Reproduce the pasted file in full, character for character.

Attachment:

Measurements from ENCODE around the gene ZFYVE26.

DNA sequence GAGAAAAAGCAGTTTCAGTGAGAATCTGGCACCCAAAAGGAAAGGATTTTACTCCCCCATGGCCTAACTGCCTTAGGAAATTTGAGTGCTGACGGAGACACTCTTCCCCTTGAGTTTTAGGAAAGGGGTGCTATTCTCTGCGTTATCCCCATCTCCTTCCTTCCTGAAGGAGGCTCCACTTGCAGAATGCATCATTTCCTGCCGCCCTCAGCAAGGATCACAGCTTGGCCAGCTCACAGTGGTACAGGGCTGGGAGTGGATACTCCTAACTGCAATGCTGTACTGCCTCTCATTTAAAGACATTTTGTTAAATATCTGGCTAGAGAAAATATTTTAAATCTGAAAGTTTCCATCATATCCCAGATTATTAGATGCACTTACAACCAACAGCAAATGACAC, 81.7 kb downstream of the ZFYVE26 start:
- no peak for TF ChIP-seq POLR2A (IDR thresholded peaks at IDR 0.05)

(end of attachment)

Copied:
Measurements from ENCODE around the gene ZFYVE26.

DNA sequence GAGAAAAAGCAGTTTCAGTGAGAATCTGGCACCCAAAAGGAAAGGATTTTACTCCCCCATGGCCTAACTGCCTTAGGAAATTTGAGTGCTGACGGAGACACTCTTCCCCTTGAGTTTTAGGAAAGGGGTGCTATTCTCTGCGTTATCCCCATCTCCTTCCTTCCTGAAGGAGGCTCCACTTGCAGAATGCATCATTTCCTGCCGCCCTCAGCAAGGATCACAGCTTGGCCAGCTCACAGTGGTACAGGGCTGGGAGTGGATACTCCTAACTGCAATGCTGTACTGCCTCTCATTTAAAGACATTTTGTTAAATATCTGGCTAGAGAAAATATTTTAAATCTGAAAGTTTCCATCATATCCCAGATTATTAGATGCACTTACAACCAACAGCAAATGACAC, 81.7 kb downstream of the ZFYVE26 start:
- no peak for TF ChIP-seq POLR2A (IDR thresholded peaks at IDR 0.05)